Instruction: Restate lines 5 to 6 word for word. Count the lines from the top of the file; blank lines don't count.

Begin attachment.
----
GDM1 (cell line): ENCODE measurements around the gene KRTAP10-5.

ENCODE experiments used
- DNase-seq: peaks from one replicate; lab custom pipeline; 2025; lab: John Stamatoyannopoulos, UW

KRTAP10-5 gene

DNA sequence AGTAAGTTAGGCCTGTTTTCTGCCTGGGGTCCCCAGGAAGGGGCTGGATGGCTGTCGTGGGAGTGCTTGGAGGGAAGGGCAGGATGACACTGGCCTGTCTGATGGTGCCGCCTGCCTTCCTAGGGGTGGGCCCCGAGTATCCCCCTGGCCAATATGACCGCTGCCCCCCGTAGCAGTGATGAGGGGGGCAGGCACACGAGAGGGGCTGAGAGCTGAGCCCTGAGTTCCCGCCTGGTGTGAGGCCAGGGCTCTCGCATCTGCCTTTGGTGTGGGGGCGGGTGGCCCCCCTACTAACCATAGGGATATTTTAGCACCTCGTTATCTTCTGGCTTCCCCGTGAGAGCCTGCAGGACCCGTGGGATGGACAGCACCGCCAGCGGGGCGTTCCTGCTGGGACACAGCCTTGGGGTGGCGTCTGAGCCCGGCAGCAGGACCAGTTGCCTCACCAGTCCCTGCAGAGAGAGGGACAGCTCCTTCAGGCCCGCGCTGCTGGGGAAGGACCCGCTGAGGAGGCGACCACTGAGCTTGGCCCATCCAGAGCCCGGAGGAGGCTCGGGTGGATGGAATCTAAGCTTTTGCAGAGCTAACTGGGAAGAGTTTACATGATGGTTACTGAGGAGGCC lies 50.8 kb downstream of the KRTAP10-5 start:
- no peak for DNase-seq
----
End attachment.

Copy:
DNA sequence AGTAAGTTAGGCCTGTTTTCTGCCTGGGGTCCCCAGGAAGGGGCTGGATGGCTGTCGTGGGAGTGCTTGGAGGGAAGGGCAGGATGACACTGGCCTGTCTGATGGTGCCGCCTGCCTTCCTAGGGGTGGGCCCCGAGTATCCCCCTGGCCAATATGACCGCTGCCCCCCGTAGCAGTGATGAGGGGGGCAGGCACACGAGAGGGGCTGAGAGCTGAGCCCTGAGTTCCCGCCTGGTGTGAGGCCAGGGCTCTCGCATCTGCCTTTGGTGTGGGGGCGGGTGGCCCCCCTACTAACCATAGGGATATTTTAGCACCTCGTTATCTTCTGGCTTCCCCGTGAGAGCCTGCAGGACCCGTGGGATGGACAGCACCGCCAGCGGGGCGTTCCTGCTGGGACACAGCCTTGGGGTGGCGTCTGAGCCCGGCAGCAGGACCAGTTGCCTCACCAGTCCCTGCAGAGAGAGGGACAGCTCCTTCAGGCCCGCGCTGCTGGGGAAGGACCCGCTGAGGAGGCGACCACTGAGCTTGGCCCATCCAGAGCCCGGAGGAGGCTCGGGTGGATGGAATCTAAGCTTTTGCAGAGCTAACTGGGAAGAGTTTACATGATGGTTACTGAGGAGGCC lies 50.8 kb downstream of the KRTAP10-5 start:
- no peak for DNase-seq